Following the release of a memo by President Barry Mills last week, outlining a series of recommendations to aid financial planning, 13 students attended a forum on College finances Tuesday night. Part of a series of community meetings also including staff and faculty forums, the meeting sought to clarify student questions surrounding the College's fiscal affairs and plans to reduce future deficits.
In response to the economic crisis and Bowdoin's shrunken endowment, the "blue tarp" committee, composed of students, staff, and faculty, has put forward recommendations to increase the student body by 50 students over the next five years, freeze all faculty and most staff salaries for two years, and hold operating costs flat.
"These are extraordinary times," Dean of Student Affairs Tim Foster said. "Higher education is not immune. It's pretty clear that people are going to have to change the way we operate, moving forward."
Foster and Senior Vice President for Finance and Administration and Treasurer Katy Longley addressed student questions and concerns, in place of President Barry Mills who was unable to return to campus in time for the forum. Student members of the "blue tarp" committee Joelinda Coichy '11 and Sophia Seifert '09 also attended to comment on how the recommendations were reached and the discussions that took place.
Longley explained the importance of the financial planning model used by the College, indicating that if no action were taken, that "we can assume deficits of about 17 million" over the next five years, which would only increase thereafter.
While the endowment normally serves as the second largest source of revenue for the College, behind tuition and fees, the 10-year financial planning model is assuming a 20 percent loss in the endowment for the 2009 fiscal year, followed by a zero percent gain in the 2010 and 2011 fiscal years, and returns of 7 percent thereafter.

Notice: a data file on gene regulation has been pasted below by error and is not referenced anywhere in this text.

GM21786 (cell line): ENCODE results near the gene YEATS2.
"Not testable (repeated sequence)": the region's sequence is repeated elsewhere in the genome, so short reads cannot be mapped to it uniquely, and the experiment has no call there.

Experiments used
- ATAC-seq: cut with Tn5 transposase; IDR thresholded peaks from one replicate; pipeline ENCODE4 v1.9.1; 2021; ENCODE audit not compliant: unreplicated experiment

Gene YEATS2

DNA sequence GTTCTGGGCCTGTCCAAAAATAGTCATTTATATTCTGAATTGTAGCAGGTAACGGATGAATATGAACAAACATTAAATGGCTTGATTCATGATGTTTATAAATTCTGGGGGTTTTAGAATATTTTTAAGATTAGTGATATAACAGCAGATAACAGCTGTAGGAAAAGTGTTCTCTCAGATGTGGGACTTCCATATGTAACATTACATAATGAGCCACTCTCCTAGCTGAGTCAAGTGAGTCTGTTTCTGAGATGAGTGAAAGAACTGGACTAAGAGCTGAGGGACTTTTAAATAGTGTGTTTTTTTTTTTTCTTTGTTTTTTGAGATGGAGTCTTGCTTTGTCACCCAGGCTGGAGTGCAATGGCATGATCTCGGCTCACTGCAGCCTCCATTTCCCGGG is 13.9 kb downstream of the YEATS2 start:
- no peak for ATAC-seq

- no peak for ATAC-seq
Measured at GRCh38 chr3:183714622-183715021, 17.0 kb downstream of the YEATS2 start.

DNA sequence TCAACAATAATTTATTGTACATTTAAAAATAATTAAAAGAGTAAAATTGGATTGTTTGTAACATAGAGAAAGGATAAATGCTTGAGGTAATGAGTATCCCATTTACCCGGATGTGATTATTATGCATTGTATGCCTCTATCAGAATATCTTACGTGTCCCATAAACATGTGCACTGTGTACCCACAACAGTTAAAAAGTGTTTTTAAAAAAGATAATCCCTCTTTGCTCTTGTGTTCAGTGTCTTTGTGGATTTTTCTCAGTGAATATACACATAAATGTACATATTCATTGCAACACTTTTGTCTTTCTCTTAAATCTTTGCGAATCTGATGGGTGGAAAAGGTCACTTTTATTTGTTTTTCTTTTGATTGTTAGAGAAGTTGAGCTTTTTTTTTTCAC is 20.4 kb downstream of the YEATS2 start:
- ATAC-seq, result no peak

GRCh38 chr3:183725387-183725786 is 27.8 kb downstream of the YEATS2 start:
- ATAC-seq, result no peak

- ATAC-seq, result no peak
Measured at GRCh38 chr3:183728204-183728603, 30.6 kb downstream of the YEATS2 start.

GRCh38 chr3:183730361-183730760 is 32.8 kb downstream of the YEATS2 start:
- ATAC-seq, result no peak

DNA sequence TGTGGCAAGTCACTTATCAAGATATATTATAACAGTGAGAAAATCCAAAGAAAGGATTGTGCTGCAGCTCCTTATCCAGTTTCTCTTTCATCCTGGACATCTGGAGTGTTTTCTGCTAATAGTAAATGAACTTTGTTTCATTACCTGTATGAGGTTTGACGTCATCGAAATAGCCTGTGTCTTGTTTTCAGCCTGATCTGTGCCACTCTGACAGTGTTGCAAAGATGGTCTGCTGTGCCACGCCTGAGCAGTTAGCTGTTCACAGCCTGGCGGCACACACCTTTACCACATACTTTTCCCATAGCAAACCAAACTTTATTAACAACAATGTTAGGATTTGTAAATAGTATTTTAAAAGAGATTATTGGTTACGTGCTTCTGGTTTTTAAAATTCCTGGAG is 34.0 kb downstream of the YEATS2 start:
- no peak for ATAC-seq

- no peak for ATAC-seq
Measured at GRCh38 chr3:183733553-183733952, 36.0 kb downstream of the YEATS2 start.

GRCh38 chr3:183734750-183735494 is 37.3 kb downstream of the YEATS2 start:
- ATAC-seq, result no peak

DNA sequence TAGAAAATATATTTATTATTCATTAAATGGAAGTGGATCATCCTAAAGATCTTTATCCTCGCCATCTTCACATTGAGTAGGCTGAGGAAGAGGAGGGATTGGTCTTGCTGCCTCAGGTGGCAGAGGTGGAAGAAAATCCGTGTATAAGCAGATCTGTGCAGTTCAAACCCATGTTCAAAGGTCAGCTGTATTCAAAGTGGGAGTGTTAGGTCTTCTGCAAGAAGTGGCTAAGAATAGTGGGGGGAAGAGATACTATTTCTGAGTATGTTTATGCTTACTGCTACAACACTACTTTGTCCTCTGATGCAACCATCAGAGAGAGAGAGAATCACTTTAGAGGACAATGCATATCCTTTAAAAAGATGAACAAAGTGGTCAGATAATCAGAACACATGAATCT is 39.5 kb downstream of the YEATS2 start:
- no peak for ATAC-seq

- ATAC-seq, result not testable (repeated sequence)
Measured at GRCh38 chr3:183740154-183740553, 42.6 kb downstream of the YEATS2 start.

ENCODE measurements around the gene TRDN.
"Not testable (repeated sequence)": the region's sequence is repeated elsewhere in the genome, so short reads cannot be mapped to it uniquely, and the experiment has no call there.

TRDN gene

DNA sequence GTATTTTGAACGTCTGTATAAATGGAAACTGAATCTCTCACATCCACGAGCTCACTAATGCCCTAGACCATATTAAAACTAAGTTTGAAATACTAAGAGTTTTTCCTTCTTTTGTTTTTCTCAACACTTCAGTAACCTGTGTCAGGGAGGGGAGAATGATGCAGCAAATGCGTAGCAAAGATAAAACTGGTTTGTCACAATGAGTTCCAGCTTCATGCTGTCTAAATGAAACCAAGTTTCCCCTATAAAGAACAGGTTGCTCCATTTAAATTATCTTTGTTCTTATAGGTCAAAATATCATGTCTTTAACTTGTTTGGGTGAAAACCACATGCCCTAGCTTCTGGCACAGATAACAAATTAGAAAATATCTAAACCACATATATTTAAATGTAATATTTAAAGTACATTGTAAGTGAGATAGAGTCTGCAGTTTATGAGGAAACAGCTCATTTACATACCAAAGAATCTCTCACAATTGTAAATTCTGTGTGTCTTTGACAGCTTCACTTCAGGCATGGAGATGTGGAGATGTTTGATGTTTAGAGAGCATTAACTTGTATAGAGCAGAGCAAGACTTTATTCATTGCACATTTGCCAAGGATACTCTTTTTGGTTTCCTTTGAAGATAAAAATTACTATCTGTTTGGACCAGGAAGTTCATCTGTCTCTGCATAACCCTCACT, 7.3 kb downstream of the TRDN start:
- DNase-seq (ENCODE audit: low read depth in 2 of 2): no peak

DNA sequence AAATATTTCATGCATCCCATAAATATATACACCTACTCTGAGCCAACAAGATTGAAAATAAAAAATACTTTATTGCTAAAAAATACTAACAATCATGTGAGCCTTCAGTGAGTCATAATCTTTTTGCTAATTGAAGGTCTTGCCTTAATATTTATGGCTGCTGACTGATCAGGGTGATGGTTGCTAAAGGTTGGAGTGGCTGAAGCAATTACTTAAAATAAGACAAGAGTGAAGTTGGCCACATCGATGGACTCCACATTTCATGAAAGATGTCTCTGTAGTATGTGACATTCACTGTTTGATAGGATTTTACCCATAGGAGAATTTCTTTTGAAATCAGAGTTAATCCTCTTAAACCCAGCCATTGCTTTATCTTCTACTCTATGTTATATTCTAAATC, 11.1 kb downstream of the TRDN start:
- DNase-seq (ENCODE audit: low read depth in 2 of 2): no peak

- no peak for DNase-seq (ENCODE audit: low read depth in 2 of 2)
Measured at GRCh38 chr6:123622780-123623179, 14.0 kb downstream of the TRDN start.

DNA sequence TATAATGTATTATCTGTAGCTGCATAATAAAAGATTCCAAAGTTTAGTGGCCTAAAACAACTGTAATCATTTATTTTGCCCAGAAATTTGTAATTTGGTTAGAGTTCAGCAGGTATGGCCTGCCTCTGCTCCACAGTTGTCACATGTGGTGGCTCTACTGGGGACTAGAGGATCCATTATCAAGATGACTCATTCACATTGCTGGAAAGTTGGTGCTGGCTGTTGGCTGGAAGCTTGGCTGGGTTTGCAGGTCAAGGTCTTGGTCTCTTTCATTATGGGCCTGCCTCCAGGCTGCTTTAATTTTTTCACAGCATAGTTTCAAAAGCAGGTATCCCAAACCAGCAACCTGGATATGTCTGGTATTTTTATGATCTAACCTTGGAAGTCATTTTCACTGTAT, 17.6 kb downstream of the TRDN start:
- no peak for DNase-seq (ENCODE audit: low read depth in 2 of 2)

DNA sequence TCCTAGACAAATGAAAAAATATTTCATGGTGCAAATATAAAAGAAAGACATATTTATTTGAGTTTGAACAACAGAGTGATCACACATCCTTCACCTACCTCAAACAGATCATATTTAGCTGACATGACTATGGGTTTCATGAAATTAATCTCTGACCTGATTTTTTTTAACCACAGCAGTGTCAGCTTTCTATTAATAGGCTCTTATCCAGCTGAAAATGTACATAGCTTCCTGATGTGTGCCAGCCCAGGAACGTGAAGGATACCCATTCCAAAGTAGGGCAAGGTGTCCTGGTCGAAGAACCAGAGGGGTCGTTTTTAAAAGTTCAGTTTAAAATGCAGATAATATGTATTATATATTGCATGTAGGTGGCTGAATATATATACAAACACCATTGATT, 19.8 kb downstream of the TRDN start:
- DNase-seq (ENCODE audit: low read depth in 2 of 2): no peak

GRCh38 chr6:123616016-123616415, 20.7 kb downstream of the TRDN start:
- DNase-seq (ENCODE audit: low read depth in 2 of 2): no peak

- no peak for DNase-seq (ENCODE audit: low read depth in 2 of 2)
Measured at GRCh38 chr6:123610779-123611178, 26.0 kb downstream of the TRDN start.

Longley said that the first recommendation, to increase the student body by 10 students per year over the next five years, is the one Mills is "most reticent about," as it can potentially put pressure on faculty, staff, housing, and course enrollment. Nonetheless, in his memo, Mills stated that the increase in the student body may be pared back if the economy "bounces back" sooner.
He also wrote, "We expect that this increased enrollment will be accomplished in a manner allowing us to continue our 'need-blind' admissions policy," and members concurred that the extra enrollment shouldn't have a noticeably negative impact on the College.
After indicating the incremental gains each year that 10 additional students paying full tuition would bring to the help the deficit, a student asked how the College would ensure that these additional students would not require financial aid.
Exchanging glances with Foster, Longley lowered her tone and replied that the College could accept transfer students and students off the waitlist, who aren't "susceptible" to need-blind admissions.
Students further questioned the impact of these additional students on housing scenarios and, again, financial aid demand. Longley replied that, in order to help the "bottom line" of the College's deficit and to make the numbers work, the additional students wouldn't be on student aid.